By Bergin Parks
In the late 1990s, the building that housed all the efforts and activities of the Friends Committee on National Legislation (FCNL) was literally falling apart.
“There were filing cabinets lining a hallway upstairs,” recalls previous Executive Secretary Joe Volk, “and the drawers of those filing cabinets would open inward toward the center of the hallway as the floor flexed beneath you.”
Eventually engineers informed FCNL’s governing committee that their building had become a safety concern. The organization was left with the difficult decision of replacing the existing building on the same lot or vacating Capitol Hill altogether in favor of a more economically viable location.
Volk recalls this analysis from a Meeting for Worship: “Friends, we have painted ourselves into a corner. We have defined our site and building on Capitol Hill as a problem. But our building is an opportunity. If we see it as an opportunity, surely we will not want to rid ourselves of it. What can we do with this opportunity?”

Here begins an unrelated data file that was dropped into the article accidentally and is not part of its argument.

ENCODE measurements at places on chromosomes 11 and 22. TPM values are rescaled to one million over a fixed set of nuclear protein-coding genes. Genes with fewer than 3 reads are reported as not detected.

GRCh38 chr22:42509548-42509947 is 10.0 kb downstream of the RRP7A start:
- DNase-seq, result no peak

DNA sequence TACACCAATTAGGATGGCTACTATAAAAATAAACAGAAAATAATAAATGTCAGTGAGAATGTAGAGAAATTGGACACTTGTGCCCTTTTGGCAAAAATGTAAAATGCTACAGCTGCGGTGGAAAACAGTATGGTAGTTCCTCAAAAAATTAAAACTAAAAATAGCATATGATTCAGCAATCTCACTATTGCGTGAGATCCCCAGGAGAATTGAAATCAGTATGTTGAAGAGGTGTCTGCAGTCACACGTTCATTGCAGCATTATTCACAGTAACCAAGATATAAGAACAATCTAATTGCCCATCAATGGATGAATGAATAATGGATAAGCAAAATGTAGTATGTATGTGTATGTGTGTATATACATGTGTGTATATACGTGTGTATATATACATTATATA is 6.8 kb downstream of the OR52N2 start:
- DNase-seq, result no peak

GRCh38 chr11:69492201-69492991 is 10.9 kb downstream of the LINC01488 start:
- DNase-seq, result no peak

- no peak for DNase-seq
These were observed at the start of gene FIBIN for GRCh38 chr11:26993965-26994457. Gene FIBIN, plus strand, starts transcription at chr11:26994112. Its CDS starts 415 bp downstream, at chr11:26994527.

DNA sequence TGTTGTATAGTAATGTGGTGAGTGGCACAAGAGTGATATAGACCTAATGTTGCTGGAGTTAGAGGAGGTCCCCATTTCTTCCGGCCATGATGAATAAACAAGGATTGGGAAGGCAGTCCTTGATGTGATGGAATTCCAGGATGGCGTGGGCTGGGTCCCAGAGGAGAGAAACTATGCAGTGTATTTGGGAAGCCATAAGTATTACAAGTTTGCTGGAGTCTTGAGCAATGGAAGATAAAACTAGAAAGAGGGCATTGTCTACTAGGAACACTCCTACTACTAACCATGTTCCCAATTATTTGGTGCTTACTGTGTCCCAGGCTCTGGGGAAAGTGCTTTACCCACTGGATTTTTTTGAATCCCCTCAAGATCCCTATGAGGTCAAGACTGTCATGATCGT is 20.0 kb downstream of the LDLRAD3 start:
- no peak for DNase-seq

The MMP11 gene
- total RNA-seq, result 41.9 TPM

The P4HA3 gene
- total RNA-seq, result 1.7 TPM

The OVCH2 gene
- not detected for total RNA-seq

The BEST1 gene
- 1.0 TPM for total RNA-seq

“Here we had an opportunity to be a pattern to the world, to let our lives speak,” said Volk. And so FCNL built the first “Green” building on Capitol Hill.
Green buildings, although generally more expensive in initial building cost, provide, on average, a quicker rate of return on investment. They also promise, among other benefits, lower operating costs in the future — a particularly attractive incentive for a non-profit — coupled with the potential for a more pleasant working environment, increased employee health and productivity and increased property value in the future.
Even more importantly, reduced energy consumption and environmental impact speak directly to the Quaker testimonies, making it accountable to the global implications of energy and environmental issues.
Part four of FCNL’s mission statement is titled, “We Seek an Earth Restored.” Ultimately, the problem that the building represented to FCNL and the organization’s constituents was reframed as an opportunity to make good on their mission, by keeping their location on the hill and “greening” the building. After a capital campaign they were able to pursue a Green building with all the benefits it would provide, and to remain in “a place just right.”
Though the underlying principles are not new, a recent increase in the momentum of the Green architecture and design movement is at least partially attributable to the coalescence of small-scale efforts like that of FCNL. Similar action has been taken by other Quaker organizations in an effort to embrace or actively live out defining ethical principles.